Biofuels, international food prices, and the poor

Joachim von Braun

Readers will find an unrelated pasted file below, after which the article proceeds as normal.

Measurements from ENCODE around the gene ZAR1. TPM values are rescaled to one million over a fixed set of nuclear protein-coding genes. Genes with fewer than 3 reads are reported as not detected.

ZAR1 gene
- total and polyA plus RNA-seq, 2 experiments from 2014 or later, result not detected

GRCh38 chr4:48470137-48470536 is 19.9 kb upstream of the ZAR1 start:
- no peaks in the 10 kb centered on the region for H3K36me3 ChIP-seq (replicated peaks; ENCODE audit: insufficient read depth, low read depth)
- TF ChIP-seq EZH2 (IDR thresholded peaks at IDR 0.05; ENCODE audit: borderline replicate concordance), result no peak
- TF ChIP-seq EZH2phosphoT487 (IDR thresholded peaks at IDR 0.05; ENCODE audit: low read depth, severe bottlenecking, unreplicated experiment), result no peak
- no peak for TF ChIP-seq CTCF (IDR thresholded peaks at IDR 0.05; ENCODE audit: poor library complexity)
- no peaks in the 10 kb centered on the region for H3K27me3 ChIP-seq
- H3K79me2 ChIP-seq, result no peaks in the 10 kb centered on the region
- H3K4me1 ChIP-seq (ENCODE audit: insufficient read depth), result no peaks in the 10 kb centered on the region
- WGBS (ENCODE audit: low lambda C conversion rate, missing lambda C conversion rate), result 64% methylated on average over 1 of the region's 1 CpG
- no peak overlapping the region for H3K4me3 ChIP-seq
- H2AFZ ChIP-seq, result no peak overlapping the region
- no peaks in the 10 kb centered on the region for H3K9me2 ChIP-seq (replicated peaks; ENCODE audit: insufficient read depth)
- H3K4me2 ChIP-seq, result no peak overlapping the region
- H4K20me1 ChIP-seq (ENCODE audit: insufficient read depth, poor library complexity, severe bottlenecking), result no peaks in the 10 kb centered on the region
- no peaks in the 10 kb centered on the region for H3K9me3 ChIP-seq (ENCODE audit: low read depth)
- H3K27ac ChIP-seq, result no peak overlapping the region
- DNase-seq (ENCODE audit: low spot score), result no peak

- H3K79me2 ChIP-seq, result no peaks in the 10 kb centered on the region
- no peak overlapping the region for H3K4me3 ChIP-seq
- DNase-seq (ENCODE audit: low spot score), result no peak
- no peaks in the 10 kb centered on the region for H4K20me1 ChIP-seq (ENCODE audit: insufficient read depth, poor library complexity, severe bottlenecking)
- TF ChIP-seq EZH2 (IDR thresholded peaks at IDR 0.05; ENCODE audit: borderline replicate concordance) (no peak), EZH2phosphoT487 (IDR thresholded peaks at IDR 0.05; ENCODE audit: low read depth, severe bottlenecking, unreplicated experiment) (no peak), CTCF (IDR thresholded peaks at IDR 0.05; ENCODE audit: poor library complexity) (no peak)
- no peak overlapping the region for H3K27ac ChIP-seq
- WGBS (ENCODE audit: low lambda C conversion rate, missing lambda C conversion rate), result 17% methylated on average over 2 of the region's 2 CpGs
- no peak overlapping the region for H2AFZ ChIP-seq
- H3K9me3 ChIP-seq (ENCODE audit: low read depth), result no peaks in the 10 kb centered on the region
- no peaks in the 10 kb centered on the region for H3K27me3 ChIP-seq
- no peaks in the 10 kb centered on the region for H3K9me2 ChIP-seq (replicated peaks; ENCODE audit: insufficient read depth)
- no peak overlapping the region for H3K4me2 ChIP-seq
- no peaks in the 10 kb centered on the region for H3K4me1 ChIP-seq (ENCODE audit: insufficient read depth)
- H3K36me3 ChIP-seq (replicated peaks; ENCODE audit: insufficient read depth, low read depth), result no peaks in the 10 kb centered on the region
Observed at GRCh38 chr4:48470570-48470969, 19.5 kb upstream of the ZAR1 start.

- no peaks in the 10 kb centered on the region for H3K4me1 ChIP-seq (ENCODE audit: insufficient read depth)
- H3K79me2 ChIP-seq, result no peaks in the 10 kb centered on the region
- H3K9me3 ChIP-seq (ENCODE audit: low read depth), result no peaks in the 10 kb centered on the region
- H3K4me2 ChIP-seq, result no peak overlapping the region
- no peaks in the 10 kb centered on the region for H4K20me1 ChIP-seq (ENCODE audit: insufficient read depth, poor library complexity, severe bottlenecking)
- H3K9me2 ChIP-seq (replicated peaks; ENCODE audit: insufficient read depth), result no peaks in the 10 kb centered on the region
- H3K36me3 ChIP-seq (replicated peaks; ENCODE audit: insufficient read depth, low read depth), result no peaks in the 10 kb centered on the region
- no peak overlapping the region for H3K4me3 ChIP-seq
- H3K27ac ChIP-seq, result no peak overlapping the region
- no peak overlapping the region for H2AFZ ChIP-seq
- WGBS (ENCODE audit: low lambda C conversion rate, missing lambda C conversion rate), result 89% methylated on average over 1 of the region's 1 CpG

World agriculture is at a turning point: economic growth, energy needs, and climate change redefine the equations of agricultural supply and demand and contribute to accelerate food prices. Biofuels have been particularly high on the global agenda largely due to rising concerns about national energy security, high energy prices, and global climate change, as well as the income expectations of farmers and other investors (von Braun and Pachauri 2006). The International Grain Council reports an overall growth in the use of cereals by 32% in 2007/8 and an estimated 31% in the coming year, and by 41% and 32% in the USA respectively (see table 1). The USA has a share of about 80% in the total quantity. The total quantity used globally this year (95 Mill. Tons) is large, relative to total world trade of corn (100 Mill. Tons) and relative to total world corn production (777 Mill. Tons). The rapid expansion of ethanol and biodiesel has increased dependency on natural vegetation and crops grown specifically for energy. Biofuel production has also introduced new food-security risks and new challenges for the poor, particularly when resource constraints have lead to trade-offs between food and biofuel production and rising food prices. For the further development and use of biofuels, it is necessary to carefully assess the impact of different technologies, products (ethanol, bio-diesel, bio-gas), and feed stocks (e.g. sugar cane, corn, oilseeds, palm oil, agricultural waste and biomass).